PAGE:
Surgery for obstructed defaecation: does the use of the Contour device (Trans-STARR) improve results?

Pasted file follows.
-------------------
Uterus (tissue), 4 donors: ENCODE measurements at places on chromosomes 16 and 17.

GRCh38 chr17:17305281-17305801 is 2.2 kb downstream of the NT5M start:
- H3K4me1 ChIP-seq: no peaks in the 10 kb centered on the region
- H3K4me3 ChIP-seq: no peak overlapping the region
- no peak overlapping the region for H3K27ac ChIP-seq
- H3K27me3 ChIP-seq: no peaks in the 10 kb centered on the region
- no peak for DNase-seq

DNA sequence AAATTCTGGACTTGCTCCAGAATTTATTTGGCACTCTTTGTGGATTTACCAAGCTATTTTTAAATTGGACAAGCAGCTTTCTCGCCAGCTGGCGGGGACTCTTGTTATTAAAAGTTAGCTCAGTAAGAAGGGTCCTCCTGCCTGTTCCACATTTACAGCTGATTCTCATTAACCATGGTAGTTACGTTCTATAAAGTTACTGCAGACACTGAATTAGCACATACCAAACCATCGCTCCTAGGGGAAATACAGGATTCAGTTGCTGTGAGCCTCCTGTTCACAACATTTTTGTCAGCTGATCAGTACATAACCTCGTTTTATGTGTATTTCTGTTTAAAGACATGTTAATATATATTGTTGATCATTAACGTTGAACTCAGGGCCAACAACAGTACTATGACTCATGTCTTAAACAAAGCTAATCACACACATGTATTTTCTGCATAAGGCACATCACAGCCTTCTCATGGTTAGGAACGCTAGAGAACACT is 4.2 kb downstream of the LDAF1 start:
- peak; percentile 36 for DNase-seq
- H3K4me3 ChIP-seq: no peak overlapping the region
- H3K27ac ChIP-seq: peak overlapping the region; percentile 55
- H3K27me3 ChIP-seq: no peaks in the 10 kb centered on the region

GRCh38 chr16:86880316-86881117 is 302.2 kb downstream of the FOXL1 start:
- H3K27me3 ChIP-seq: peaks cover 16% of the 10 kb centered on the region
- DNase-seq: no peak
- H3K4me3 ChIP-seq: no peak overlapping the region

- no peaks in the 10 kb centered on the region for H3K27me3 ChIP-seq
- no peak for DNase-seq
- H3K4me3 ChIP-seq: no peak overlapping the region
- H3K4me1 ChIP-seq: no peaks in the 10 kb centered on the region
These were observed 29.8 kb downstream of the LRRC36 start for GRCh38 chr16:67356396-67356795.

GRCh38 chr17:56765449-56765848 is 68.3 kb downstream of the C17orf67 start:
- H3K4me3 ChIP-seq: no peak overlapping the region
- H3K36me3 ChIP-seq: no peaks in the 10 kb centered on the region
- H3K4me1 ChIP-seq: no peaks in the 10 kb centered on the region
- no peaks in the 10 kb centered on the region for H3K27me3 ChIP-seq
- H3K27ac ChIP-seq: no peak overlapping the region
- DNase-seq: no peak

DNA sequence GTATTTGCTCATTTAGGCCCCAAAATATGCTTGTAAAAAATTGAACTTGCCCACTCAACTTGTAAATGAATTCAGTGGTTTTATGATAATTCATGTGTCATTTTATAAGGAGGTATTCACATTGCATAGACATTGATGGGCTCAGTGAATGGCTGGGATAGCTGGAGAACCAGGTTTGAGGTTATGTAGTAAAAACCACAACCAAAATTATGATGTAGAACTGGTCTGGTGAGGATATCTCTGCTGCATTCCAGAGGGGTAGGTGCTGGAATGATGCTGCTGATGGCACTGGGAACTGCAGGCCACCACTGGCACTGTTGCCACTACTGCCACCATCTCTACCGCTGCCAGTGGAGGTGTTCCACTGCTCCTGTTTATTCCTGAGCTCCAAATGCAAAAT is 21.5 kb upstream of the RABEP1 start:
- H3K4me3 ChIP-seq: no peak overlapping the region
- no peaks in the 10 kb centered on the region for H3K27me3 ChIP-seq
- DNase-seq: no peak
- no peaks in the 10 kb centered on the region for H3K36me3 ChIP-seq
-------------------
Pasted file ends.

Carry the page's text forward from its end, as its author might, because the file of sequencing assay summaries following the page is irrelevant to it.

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AimThe objective of the study was to assess safety, efficacy and outcomes of stapled transanal rectal resection (STARR) procedure for obstructed defaecation syndrome (ODS) with two stapling devices, PPH01 and Trans-STARR.MethodData were collected on all patients undergoing PPH01 or Trans-STARR over a 2 year period. Initially, all were treated using the PPH01 device and during the last 8 months using the Trans-STARR.ResultsDuring the analysis period, 25 consecutive patients were treated with PPH01 and 27 patients were treated with Trans-STARR. The median follow up was 12 months (range 3–12 months) for the PPH01 group and 6 months (range 3–12 months) for the Trans-STARR group. Although the resected specimen was larger in the Trans-STARR group (P < 0.001), there was no difference in early adverse events, time to discharge or late complications between the groups. In both groups, postoperative urgency was common (occurring more than occasionally in up to 40% at last review) but the incidence was high preoperatively. ODS and symptom severity scores improved with surgery (P < 0.001). However, the degree of improvement was similar with complete resolution of symptoms occurring in 64% of the PPH01 group and 67% of the Trans-STARR group.ConclusionOur study shows that both procedures are safe and effective in the surgical treatment of obstructed defaecation but despite a larger resection the Trans-STARR procedure does not offer any additional benefit. A policy of individualizing techniques tailored to the extent of prolapse may be appropriate, but requires further evaluation.

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